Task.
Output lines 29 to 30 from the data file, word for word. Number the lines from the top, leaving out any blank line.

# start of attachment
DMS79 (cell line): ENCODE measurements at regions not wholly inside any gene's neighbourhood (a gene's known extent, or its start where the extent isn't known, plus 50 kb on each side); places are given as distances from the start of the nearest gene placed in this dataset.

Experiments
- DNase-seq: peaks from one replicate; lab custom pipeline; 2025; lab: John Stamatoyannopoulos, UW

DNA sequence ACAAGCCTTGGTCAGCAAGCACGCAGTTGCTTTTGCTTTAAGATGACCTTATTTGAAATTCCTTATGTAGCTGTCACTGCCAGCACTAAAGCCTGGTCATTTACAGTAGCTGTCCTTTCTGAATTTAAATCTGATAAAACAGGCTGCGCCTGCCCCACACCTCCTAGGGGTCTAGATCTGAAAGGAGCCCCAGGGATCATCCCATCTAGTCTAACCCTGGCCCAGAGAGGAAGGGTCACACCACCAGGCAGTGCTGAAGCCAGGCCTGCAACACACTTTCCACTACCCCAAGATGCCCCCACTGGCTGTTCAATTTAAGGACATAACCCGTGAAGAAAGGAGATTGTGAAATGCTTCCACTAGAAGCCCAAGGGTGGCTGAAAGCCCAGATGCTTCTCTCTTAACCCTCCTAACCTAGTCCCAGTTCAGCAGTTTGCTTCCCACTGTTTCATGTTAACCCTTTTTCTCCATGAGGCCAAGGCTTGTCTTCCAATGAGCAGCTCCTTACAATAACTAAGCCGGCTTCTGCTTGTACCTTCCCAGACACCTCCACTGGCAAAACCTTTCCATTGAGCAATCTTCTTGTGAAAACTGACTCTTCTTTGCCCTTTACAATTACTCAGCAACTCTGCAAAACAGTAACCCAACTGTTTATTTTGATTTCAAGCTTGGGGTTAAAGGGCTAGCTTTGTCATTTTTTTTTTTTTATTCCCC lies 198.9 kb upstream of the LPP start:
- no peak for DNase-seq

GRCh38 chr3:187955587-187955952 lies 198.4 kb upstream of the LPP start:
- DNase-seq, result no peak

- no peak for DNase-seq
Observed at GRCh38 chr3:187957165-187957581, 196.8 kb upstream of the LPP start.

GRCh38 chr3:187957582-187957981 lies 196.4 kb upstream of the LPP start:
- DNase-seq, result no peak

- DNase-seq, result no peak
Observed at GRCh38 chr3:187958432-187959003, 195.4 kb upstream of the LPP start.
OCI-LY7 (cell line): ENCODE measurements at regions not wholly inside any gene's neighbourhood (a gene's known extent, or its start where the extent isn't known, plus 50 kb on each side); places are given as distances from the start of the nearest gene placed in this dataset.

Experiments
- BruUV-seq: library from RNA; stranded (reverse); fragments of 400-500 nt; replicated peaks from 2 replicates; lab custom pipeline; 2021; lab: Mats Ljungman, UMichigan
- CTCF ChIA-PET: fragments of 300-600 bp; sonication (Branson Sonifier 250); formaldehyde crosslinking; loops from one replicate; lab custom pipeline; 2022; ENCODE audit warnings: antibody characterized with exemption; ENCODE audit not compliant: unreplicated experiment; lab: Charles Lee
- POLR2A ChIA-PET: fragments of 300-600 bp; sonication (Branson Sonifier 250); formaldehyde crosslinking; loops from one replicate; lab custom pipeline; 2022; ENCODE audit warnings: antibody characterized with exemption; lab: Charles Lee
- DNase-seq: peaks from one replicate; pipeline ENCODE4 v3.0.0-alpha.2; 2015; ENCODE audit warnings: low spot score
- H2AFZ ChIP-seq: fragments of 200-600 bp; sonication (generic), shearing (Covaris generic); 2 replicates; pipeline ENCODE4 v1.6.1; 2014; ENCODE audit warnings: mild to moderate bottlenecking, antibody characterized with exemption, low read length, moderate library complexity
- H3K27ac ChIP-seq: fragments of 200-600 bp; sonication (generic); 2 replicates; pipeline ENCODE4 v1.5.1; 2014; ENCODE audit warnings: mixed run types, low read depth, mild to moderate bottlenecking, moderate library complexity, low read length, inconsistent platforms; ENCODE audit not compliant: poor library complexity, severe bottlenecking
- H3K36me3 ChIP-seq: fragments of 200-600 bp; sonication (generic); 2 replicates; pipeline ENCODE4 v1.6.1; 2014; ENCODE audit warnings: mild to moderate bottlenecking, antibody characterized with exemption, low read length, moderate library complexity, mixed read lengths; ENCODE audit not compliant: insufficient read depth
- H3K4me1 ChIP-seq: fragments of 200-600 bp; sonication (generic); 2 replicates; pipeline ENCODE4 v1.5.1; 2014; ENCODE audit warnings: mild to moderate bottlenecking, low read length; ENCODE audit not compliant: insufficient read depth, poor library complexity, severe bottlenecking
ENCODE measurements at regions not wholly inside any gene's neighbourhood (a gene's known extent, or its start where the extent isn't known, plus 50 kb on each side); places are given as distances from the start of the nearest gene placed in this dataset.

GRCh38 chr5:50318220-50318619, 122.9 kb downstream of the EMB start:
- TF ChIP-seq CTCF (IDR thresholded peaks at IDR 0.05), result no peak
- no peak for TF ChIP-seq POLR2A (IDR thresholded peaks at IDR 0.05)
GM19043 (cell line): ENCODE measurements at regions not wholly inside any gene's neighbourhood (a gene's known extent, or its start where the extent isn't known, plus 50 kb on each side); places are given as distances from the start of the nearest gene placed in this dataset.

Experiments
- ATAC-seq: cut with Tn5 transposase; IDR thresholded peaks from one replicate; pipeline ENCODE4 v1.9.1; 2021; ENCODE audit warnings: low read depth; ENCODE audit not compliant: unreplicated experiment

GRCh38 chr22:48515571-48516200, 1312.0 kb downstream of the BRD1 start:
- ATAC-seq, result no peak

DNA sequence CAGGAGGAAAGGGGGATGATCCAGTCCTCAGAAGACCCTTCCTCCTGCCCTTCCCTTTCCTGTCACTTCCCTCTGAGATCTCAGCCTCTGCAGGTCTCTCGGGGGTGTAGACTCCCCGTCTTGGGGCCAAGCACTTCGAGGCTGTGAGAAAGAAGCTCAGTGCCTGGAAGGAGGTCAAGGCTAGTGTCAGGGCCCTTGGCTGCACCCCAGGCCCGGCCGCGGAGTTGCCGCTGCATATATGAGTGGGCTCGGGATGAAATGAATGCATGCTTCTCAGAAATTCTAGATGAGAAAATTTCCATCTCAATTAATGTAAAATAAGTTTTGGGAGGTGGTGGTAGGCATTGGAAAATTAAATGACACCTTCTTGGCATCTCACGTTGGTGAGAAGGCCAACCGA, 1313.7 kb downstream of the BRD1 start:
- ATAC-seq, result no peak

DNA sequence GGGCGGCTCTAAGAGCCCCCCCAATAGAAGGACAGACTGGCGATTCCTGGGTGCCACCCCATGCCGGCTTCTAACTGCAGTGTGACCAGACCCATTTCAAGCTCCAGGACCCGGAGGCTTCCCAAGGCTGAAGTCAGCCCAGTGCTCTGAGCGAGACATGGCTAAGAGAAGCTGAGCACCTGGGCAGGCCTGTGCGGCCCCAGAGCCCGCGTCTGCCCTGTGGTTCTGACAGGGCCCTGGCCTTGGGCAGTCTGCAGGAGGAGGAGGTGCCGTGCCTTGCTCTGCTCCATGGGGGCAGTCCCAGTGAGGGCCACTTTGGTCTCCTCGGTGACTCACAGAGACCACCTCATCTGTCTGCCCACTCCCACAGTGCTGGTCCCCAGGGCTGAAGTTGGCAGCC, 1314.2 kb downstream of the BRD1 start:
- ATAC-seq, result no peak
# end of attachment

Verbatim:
Experiments
- ATAC-seq: cut with Tn5 transposase; IDR thresholded peaks from one replicate; pipeline ENCODE4 v1.9.1; 2021; ENCODE audit warnings: low read depth; ENCODE audit not compliant: unreplicated experiment